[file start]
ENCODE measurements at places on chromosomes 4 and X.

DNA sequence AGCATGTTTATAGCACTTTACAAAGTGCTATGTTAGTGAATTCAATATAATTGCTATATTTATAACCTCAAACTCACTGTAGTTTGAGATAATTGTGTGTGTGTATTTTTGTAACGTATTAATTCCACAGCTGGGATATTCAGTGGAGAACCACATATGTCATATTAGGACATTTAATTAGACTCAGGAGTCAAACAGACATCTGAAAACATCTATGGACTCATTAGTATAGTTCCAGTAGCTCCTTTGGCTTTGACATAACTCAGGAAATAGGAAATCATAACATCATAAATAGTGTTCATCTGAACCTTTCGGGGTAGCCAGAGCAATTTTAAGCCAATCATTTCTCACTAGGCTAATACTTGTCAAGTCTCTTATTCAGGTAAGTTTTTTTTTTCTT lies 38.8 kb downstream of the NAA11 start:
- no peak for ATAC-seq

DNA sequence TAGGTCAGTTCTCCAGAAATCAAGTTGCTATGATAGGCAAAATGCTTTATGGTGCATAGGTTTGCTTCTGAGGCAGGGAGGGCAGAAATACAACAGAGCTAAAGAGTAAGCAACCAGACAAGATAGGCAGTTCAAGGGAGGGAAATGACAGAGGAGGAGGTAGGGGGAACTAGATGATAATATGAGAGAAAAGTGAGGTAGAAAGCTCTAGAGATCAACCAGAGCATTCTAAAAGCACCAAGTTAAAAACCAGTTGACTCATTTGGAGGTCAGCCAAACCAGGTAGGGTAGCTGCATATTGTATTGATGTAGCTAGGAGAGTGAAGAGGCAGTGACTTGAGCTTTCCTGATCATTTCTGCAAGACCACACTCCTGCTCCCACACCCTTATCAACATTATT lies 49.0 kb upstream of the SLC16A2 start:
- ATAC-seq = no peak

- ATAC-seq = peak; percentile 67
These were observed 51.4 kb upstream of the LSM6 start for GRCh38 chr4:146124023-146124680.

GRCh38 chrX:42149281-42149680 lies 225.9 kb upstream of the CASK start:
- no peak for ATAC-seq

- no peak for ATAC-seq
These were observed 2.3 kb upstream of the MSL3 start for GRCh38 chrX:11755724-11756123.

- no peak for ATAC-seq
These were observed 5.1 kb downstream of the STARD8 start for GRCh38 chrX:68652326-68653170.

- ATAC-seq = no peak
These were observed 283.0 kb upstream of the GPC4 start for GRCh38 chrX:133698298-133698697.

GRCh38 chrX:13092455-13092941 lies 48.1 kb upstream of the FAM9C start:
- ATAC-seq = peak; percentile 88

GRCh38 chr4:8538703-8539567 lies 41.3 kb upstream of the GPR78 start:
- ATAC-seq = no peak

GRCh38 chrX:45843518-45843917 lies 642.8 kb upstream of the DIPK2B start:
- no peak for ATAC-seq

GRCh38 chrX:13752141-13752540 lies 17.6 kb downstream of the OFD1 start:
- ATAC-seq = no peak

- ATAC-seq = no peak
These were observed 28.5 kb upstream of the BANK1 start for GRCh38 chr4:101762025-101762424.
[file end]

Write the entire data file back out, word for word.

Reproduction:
ENCODE measurements at places on chromosomes 4 and X.

DNA sequence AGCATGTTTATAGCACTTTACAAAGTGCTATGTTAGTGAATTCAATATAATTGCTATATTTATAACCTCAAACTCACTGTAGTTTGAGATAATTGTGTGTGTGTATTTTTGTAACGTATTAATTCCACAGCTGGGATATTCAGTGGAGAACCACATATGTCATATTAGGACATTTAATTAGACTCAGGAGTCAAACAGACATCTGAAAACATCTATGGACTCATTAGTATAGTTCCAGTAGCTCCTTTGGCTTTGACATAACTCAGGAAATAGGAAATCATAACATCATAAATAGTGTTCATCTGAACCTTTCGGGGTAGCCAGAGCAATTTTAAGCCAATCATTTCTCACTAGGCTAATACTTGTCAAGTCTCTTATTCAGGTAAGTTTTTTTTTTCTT lies 38.8 kb downstream of the NAA11 start:
- no peak for ATAC-seq

DNA sequence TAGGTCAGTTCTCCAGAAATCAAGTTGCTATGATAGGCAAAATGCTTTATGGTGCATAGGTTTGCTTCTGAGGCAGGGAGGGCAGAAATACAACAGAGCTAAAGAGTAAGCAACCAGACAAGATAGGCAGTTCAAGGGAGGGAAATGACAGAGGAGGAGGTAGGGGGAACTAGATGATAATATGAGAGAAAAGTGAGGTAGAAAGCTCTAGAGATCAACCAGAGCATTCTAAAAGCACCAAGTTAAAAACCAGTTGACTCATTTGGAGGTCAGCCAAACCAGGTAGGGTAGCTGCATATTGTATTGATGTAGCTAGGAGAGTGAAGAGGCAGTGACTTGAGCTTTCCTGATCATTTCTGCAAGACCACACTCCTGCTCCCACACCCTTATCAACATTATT lies 49.0 kb upstream of the SLC16A2 start:
- ATAC-seq = no peak

- ATAC-seq = peak; percentile 67
These were observed 51.4 kb upstream of the LSM6 start for GRCh38 chr4:146124023-146124680.

GRCh38 chrX:42149281-42149680 lies 225.9 kb upstream of the CASK start:
- no peak for ATAC-seq

- no peak for ATAC-seq
These were observed 2.3 kb upstream of the MSL3 start for GRCh38 chrX:11755724-11756123.

- no peak for ATAC-seq
These were observed 5.1 kb downstream of the STARD8 start for GRCh38 chrX:68652326-68653170.

- ATAC-seq = no peak
These were observed 283.0 kb upstream of the GPC4 start for GRCh38 chrX:133698298-133698697.

GRCh38 chrX:13092455-13092941 lies 48.1 kb upstream of the FAM9C start:
- ATAC-seq = peak; percentile 88

GRCh38 chr4:8538703-8539567 lies 41.3 kb upstream of the GPR78 start:
- ATAC-seq = no peak

GRCh38 chrX:45843518-45843917 lies 642.8 kb upstream of the DIPK2B start:
- no peak for ATAC-seq

GRCh38 chrX:13752141-13752540 lies 17.6 kb downstream of the OFD1 start:
- ATAC-seq = no peak

- ATAC-seq = no peak
These were observed 28.5 kb upstream of the BANK1 start for GRCh38 chr4:101762025-101762424.